Not only did Stella Dadzie provided an insight into the issues facing women, but also the specific issues faced by BAME women in the world of work. She contributed by drawing from her own professional experiences in the UK.
Writer and historian
Stella Dadzie is a published writer and historian, best known for The Heart of the Race: Black Women’s lives in Britain, (co-authored with Beverley Bryan and Suzanne Scafe) which won the 1985 Martin Luther King Award for Literature and has been republished by Verso in July 2018 as a feminist classic. A founder-member of OWAAD (Organisation of Women of African & Asian Descent) in the late seventies, she was recently described as one of the ‘grandmothers’ of black feminism.
Her career as a writer and education activist spans over 40 years, during which time she has written numerous publications and resources aimed at promoting an inclusive curriculum and good practice with black adult learners and other minorities, as well as challenging other institutional inequalities. In November 2003, she received the NBM Award for ‘Outstanding Contributions to Race Equality in Further Education’.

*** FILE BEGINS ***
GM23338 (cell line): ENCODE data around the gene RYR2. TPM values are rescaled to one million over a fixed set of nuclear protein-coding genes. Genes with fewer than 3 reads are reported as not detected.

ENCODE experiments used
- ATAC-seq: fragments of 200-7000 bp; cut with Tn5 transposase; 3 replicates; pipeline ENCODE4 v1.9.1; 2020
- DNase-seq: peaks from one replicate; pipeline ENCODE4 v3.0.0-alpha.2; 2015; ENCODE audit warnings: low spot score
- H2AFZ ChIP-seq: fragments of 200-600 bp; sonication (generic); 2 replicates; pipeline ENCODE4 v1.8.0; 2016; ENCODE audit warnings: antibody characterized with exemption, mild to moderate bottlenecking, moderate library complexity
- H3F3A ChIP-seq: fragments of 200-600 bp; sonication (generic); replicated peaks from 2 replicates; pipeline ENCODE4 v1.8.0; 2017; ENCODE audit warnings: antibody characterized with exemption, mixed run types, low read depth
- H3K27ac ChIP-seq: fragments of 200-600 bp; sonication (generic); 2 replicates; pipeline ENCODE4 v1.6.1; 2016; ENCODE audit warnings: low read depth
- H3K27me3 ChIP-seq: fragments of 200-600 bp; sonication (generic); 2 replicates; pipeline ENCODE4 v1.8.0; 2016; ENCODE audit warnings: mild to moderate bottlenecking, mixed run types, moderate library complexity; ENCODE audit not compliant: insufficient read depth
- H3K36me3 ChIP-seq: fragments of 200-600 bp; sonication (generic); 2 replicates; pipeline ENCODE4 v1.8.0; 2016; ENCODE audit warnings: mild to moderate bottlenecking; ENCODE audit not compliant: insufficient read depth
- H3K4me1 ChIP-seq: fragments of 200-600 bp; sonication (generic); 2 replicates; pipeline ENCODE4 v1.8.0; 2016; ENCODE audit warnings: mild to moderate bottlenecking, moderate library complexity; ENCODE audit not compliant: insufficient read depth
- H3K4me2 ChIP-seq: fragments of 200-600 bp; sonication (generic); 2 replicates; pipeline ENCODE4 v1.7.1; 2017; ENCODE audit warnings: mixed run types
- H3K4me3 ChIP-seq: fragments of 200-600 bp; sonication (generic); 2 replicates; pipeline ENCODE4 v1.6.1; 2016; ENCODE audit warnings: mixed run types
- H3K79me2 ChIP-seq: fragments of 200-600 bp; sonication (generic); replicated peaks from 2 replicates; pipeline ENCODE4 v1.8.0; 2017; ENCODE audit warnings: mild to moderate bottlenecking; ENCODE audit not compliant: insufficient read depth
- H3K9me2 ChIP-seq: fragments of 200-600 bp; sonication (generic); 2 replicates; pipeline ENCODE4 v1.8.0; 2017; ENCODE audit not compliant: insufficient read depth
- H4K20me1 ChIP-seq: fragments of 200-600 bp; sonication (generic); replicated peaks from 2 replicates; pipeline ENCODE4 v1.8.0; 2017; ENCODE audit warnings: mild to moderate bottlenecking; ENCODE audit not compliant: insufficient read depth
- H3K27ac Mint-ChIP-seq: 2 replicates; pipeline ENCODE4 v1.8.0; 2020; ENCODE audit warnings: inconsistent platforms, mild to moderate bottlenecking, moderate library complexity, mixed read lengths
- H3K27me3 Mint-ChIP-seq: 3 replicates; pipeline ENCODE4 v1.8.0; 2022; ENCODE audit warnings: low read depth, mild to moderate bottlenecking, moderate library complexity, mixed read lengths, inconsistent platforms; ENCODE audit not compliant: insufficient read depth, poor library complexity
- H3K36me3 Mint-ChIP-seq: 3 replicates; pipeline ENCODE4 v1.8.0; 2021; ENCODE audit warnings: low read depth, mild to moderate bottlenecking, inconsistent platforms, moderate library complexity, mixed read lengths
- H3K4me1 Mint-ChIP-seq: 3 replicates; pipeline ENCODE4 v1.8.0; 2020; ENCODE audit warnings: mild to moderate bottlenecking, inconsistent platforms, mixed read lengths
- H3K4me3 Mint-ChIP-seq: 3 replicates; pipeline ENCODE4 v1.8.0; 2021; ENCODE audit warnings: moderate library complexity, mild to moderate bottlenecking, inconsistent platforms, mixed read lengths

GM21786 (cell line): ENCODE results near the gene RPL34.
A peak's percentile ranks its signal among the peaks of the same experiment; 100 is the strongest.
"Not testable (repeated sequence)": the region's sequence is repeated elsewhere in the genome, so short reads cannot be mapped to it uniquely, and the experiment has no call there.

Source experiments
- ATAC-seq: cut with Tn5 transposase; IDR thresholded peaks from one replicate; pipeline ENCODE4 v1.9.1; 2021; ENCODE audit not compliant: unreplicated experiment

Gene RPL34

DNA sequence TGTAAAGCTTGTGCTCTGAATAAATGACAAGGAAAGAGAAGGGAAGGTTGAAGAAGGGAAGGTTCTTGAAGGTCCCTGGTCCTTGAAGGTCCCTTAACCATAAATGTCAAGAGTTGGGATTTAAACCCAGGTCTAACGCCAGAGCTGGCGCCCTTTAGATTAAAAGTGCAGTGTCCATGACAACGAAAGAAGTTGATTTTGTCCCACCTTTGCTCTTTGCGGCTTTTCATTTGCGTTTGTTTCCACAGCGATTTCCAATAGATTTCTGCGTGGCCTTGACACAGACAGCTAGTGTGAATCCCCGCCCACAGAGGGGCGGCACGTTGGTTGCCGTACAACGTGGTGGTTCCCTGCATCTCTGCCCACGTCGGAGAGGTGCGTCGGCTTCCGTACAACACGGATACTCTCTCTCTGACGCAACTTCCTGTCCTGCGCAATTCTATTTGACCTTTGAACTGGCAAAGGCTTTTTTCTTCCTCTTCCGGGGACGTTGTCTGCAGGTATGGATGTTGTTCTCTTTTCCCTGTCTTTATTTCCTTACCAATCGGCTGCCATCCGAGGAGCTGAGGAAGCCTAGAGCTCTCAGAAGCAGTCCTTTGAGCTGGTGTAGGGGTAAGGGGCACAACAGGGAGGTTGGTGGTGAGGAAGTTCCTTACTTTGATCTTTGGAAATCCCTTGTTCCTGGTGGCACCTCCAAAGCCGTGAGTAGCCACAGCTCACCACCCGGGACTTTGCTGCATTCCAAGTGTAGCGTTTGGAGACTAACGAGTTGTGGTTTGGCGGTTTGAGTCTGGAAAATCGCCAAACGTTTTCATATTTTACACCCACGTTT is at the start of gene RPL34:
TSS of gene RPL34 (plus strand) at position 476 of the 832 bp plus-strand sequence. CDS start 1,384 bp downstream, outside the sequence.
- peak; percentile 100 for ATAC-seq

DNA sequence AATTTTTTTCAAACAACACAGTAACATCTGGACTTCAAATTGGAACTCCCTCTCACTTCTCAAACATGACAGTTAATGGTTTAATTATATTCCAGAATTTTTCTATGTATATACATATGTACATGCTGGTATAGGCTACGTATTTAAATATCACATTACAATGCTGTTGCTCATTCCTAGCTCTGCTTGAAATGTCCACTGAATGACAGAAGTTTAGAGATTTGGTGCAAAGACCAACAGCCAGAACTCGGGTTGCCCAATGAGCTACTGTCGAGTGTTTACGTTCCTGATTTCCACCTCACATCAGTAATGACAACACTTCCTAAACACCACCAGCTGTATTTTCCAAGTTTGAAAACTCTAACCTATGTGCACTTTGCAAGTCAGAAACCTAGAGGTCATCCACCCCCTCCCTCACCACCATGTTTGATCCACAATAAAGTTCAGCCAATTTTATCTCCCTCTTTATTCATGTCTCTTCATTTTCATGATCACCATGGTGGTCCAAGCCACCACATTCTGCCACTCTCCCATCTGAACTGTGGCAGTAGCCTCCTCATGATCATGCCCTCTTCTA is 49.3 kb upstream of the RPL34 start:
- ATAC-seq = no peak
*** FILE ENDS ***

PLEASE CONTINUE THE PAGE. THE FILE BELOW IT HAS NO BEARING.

Equally well known for her contribution to tackling youth racism and working with racist perpetrators, Ms Dadzie was a key contributor to the development of anti-racist strategies with schools, education and youth services. She was also closely involved with the work of the Commission for Black Staff in Further Education in the early 2000s, authoring three publications for them on the recruitment, progression and retention of black staff and other under-represented minorities. She has worked to promote good practice in Germany, Slovenia, Poland, Norway, South Africa, the USA, Hong Kong and Malaysia.
Ms Dadzie appeared in And Still I Rise, a documentary exploring the social and historical origins of stereotypes of African women and was also a guest of Germaine Greer on her BBC2 discussion programme The Last Word. More recently, she was a Commissioner on the Mayor’s Commission for African and Asian Heritage, which aimed to promote visible diversity across London’s major heritage organisations.
When we first came to write [The Heart of the Race], it was because we felt that it was high time we started to record “our” version of events, from where we stood as black women in Britain in the 1980s.
To find out more about the exceptional women leaders who participated in the launch of the University of London’s ‘worldwide conversation’, please see links to the profiles already published:
Read more about the University of London’s ‘worldwide conversation’ London launch event and watch the video.